This begins once you’ve reached your ‘out-of-pocket threshold’ of $4,750 in 2013. ($325 deductible + $661.25 initial coverage + $3,763.75 ‘donut hole’)
|95% or the drug cost minus the copay||Greater of 5% of the drug costs or $2.65 for a generic drug or $6.60 for a brand name drug|
Additional coverage for barbiturates and benzodiazepines
As of 2013, Medicare prescription drug plans (MA-PDs and PDPs) will also cover benzodiazepines (including Xanax, Valium and other drugs often used for anxiety and insomnia) and barbiturates, when prescribed for treating epilepsy, cancer or mental disorder. Coverage conditions that apply to other Part D drugs (such as prior authorization, step therapy and/or quantity limits) also apply to benzodiazepines and barbiturates.
Beneficiaries who have both Medicare and Medi-Cal may start to have copayments and other restrictions, such as those mentioned above, for these drugs in 2013. Currently, some of these drugs are covered under their Medi-Cal with no copayments.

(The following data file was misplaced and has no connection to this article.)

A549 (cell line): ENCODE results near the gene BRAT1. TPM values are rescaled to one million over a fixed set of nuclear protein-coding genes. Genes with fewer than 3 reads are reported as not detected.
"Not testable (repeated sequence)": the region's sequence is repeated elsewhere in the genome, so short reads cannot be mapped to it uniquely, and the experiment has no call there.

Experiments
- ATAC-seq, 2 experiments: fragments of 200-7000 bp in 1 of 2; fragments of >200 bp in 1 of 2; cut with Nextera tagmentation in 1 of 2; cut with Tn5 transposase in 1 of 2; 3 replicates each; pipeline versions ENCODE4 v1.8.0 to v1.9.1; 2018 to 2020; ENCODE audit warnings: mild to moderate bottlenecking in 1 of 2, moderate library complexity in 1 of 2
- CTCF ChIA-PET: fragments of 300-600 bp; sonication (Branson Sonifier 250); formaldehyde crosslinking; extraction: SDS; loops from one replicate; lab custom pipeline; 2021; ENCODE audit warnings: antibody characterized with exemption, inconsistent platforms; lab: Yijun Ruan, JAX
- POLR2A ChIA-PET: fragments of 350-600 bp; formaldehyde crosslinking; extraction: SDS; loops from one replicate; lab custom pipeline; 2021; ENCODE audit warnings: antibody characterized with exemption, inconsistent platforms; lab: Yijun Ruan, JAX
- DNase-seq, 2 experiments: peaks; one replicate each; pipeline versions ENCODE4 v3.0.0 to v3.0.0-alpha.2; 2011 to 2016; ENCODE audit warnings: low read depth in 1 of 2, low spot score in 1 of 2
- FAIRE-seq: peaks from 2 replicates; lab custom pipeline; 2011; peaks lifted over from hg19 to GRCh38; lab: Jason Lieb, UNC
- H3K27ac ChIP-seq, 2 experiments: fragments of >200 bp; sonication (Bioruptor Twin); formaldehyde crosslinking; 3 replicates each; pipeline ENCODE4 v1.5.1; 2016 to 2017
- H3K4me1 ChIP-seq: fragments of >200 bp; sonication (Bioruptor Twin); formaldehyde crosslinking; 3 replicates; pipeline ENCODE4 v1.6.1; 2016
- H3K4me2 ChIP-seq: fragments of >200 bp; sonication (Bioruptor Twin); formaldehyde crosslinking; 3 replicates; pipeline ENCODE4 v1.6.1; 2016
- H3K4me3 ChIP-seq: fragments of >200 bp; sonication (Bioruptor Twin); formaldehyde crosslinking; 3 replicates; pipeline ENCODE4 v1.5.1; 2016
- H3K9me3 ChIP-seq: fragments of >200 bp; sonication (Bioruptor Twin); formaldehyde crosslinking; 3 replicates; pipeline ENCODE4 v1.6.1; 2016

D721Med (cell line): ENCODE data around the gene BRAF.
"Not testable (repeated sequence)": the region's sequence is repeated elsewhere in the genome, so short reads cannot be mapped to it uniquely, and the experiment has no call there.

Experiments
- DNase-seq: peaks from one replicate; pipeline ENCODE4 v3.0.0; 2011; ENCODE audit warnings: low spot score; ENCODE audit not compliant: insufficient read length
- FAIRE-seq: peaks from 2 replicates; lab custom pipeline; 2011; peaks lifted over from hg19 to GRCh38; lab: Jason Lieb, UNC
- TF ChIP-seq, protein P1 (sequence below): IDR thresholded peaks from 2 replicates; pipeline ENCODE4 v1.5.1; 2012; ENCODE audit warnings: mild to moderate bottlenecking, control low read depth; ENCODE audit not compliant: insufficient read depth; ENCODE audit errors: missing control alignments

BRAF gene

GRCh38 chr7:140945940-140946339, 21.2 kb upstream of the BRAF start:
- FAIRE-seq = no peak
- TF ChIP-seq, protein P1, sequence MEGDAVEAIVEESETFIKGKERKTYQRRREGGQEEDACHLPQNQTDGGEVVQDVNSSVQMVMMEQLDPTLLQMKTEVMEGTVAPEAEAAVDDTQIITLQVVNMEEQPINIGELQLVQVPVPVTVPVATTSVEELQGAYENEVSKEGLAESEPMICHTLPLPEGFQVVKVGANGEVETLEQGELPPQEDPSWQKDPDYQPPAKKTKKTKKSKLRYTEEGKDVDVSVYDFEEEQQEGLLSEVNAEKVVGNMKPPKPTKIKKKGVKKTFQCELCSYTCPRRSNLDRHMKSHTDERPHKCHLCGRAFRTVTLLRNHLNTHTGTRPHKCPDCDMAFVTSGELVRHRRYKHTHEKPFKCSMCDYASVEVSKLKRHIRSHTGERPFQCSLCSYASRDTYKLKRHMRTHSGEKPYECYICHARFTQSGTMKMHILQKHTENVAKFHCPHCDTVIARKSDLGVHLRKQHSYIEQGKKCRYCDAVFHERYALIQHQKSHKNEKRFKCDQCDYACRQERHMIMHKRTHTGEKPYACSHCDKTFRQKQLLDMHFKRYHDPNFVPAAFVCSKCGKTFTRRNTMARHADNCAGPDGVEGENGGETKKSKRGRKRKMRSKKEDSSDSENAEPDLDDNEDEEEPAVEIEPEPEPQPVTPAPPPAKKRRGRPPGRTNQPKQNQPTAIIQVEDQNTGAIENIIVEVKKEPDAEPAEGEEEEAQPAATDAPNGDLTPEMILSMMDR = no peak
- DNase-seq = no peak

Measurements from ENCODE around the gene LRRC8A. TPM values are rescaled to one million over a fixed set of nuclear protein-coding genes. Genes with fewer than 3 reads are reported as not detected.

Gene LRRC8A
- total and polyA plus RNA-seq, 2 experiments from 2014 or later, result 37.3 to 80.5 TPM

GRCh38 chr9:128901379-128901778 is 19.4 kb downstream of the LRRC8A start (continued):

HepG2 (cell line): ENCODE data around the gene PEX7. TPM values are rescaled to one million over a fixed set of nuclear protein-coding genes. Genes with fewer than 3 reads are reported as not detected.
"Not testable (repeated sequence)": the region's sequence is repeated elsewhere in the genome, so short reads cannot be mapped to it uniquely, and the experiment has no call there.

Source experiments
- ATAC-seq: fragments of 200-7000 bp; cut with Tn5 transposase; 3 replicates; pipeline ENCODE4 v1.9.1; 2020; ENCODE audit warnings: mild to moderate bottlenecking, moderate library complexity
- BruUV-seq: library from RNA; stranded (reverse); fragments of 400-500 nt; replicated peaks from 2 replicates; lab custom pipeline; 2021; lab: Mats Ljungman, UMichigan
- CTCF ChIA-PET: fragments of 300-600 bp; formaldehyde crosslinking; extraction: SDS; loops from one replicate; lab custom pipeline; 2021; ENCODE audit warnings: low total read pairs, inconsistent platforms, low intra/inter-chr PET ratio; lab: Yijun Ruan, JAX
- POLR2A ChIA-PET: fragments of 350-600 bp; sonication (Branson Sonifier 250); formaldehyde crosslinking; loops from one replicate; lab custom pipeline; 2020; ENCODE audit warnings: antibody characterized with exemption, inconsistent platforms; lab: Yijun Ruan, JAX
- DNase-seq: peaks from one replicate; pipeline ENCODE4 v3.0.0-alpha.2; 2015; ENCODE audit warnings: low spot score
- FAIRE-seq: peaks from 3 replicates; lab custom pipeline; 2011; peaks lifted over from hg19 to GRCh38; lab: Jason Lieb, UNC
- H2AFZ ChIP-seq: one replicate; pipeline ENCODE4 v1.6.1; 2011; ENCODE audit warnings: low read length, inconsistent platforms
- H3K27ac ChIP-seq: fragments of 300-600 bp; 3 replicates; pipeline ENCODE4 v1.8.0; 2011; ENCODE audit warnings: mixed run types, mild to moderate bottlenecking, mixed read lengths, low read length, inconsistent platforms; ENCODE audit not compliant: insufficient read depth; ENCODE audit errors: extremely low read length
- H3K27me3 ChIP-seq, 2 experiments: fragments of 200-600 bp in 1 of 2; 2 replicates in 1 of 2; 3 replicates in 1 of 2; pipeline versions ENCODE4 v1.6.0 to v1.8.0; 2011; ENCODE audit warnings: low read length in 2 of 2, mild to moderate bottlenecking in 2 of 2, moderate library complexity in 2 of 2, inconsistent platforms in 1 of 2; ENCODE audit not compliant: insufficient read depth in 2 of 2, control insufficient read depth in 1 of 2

Update on Part D appeals ~ prescribers can now request a reconsideration for enrollees
Earlier this year, the Centers for Medicare and Medicaid Services (CMS) amended its regulations to allow prescribers to request a reconsideration on a beneficiary’s behalf without completing an appointment of representative form. CMS hopes this change will make the Part D appeals process more accessible to beneficiaries.
Requesting a reconsideration is the second level of the Part D appeals process. Beneficiaries who request a coverage determination from their plan, and receive a determination not in their favor, may request a “redetermination” from their Part D or Medicare Advantage prescription drug (MA-PD) plan. This is the first level of the appeals process. If the redetermination is still not in the beneficiary’s favor, they can go on to the second level and request a reconsideration. This “reconsideration” is examined by an Independent Review Entity (IRE). A prescriber can now step in at this level and request an independent review on the beneficiary’s behalf. The prescriber must notify the beneficiary about the IRE request, and the IRE will then notify the prescriber of its decision. See our Part D appeals section for more general info on appeals.
Update on involuntary disenrollment for beneficiaries who don’t pay their Part D IRMAA